|Jobless Claims Suggest Recession’s End Could Be Near|
April 16, 2009, 12:01 PM ET
By Kelly Evans
Amidst all the data, models, and sophisticated tools that today’s economic forecasters have at hand, there’s one simple series with a pretty impressive track record for predicting when recessions are coming to an end: jobless claims, a weekly tally of how many new claims Americans are filing for unemployment benefits, released every Thursday by the Labor Department.
Jobless claims have risen sharply during this recession, but shown some stabilization lately. Last week, newly filed claims plunged by a seasonally adjusted 53,000 to 610,000 – which some cautioned was a quirk of the timing of the Easter holiday – and the four-week average of new claims fell by 8,500 to 651,000, the series’ first decline in three months.
Forecasters love tracking jobless claims because they’re a timely read on the labor market, but also because they have historically been a great way to determine when declines in economic activity are nearing an end.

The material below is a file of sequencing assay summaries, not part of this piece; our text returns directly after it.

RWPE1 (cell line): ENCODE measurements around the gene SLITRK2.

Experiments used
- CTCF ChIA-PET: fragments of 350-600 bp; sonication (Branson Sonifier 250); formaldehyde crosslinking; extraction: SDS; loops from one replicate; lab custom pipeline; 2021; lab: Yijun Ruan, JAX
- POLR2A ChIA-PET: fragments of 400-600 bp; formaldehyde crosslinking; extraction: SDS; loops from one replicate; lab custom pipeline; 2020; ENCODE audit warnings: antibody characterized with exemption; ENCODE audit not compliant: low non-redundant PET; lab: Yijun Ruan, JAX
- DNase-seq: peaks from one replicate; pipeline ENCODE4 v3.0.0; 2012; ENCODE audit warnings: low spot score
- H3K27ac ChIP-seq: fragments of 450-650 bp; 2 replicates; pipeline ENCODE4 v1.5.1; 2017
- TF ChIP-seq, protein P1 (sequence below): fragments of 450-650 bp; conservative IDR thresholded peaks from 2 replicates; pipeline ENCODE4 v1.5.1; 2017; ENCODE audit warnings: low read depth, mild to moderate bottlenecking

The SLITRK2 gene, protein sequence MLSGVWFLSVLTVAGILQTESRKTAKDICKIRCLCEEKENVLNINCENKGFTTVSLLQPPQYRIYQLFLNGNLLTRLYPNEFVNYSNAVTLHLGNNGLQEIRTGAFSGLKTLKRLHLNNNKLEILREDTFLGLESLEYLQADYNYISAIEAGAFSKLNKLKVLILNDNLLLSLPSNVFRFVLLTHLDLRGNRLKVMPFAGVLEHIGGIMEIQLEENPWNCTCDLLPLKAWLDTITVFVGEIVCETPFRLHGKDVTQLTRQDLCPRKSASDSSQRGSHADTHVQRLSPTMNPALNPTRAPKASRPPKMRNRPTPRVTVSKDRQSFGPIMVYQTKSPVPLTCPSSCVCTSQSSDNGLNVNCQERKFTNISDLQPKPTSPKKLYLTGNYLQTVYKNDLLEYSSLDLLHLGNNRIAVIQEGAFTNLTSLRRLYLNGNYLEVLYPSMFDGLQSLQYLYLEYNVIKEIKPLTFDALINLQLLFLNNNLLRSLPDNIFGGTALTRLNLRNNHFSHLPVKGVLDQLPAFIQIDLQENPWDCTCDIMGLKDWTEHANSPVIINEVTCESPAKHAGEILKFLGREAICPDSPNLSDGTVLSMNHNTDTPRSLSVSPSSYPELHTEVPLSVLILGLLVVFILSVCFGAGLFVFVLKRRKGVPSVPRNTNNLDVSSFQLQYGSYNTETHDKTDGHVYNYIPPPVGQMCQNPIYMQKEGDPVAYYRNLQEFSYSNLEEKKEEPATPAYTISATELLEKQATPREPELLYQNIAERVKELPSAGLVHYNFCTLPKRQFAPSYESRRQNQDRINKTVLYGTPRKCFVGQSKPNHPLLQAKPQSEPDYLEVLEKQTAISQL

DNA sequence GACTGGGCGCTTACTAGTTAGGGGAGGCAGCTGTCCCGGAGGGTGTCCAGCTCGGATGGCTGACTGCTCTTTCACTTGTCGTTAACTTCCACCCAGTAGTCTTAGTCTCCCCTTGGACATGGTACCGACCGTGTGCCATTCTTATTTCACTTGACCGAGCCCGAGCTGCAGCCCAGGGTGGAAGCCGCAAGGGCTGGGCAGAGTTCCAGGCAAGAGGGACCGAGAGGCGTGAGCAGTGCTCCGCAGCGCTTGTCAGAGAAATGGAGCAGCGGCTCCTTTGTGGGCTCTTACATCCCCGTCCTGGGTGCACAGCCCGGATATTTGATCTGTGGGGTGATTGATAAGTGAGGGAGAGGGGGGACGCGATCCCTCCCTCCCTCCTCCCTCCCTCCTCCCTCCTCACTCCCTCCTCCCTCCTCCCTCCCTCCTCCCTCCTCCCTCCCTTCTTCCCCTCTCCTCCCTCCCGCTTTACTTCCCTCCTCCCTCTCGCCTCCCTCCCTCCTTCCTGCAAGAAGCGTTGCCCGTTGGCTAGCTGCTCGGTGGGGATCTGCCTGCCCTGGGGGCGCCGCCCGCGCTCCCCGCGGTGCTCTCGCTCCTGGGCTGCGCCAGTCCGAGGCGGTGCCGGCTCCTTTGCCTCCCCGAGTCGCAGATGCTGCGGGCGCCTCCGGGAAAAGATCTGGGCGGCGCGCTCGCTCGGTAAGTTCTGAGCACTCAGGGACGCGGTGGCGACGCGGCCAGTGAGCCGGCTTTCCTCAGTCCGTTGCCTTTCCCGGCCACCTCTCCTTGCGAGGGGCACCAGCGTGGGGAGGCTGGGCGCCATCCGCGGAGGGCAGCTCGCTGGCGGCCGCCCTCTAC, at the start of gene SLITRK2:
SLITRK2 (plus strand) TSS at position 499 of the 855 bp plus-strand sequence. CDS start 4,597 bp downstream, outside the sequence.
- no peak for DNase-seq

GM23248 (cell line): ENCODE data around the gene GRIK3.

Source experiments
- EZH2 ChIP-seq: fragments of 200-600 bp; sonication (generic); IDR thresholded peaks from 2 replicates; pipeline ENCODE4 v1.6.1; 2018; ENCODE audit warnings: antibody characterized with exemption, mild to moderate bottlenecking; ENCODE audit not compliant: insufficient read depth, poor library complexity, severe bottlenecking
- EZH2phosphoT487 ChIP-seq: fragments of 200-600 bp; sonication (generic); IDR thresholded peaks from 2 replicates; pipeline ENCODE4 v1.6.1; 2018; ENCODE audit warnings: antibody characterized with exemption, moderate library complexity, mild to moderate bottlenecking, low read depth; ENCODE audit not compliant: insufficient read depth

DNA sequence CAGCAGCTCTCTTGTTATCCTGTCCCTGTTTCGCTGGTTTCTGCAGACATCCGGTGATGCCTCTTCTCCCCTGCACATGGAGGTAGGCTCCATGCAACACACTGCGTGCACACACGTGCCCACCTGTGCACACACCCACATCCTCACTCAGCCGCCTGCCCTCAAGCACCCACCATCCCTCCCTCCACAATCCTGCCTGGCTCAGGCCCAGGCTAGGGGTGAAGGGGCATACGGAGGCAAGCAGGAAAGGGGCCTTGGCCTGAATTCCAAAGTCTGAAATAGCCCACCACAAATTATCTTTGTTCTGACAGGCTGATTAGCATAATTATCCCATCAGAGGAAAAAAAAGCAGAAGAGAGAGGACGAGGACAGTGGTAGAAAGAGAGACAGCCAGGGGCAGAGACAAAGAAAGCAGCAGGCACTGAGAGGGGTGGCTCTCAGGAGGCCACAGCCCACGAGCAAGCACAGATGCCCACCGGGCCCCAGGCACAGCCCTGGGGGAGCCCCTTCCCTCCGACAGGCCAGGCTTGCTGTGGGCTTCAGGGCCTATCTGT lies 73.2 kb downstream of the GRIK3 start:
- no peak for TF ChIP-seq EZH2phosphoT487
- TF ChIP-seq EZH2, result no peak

Robert J. Gordon, an economics professor at Northwestern University who sits on the committee tasked with dating recessions, is one who finds enormous value in this series. Going back to the late 1960s, he has found that the four-week average of new claims peaks about a month before the declared end of recessions with remarkable accuracy.
As of right now, the four-week average claims series peaked at a level of 659,500 in the week ended April 4. If that number holds, based on the series’ past performance it would mean the recession ended somewhere between late March and early May....